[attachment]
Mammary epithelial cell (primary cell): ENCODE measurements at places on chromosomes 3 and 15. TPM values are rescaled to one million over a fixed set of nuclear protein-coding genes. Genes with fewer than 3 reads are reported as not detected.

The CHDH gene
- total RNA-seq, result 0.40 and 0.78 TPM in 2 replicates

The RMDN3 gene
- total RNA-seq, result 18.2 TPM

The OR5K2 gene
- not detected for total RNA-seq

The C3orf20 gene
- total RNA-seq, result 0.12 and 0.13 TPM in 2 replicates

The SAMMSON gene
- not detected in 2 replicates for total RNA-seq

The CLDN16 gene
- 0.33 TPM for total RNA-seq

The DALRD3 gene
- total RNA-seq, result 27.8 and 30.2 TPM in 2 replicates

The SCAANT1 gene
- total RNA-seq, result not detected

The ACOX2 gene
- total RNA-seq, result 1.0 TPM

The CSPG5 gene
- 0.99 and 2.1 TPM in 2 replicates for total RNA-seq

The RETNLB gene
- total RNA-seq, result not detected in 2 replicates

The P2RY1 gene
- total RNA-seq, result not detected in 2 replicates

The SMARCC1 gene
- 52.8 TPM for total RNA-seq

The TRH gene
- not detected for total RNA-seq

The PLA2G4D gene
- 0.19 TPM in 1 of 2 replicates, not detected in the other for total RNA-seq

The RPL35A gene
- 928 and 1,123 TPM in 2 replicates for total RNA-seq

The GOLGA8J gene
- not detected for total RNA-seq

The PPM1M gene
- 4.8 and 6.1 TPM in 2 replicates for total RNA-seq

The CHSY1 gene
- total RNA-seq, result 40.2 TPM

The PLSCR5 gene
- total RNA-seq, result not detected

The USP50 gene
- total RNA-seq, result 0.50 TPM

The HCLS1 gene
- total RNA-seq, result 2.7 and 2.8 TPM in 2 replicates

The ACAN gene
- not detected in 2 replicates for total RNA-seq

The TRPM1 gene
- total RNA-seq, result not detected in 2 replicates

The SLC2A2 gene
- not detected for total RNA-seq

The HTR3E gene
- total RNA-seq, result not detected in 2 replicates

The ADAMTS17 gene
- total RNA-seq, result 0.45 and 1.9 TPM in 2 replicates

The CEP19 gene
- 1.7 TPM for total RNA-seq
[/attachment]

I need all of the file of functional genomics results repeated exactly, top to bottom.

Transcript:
Mammary epithelial cell (primary cell): ENCODE measurements at places on chromosomes 3 and 15. TPM values are rescaled to one million over a fixed set of nuclear protein-coding genes. Genes with fewer than 3 reads are reported as not detected.

The CHDH gene
- total RNA-seq, result 0.40 and 0.78 TPM in 2 replicates

The RMDN3 gene
- total RNA-seq, result 18.2 TPM

The OR5K2 gene
- not detected for total RNA-seq

The C3orf20 gene
- total RNA-seq, result 0.12 and 0.13 TPM in 2 replicates

The SAMMSON gene
- not detected in 2 replicates for total RNA-seq

The CLDN16 gene
- 0.33 TPM for total RNA-seq

The DALRD3 gene
- total RNA-seq, result 27.8 and 30.2 TPM in 2 replicates

The SCAANT1 gene
- total RNA-seq, result not detected

The ACOX2 gene
- total RNA-seq, result 1.0 TPM

The CSPG5 gene
- 0.99 and 2.1 TPM in 2 replicates for total RNA-seq

The RETNLB gene
- total RNA-seq, result not detected in 2 replicates

The P2RY1 gene
- total RNA-seq, result not detected in 2 replicates

The SMARCC1 gene
- 52.8 TPM for total RNA-seq

The TRH gene
- not detected for total RNA-seq

The PLA2G4D gene
- 0.19 TPM in 1 of 2 replicates, not detected in the other for total RNA-seq

The RPL35A gene
- 928 and 1,123 TPM in 2 replicates for total RNA-seq

The GOLGA8J gene
- not detected for total RNA-seq

The PPM1M gene
- 4.8 and 6.1 TPM in 2 replicates for total RNA-seq

The CHSY1 gene
- total RNA-seq, result 40.2 TPM

The PLSCR5 gene
- total RNA-seq, result not detected

The USP50 gene
- total RNA-seq, result 0.50 TPM

The HCLS1 gene
- total RNA-seq, result 2.7 and 2.8 TPM in 2 replicates

The ACAN gene
- not detected in 2 replicates for total RNA-seq

The TRPM1 gene
- total RNA-seq, result not detected in 2 replicates

The SLC2A2 gene
- not detected for total RNA-seq

The HTR3E gene
- total RNA-seq, result not detected in 2 replicates

The ADAMTS17 gene
- total RNA-seq, result 0.45 and 1.9 TPM in 2 replicates

The CEP19 gene
- 1.7 TPM for total RNA-seq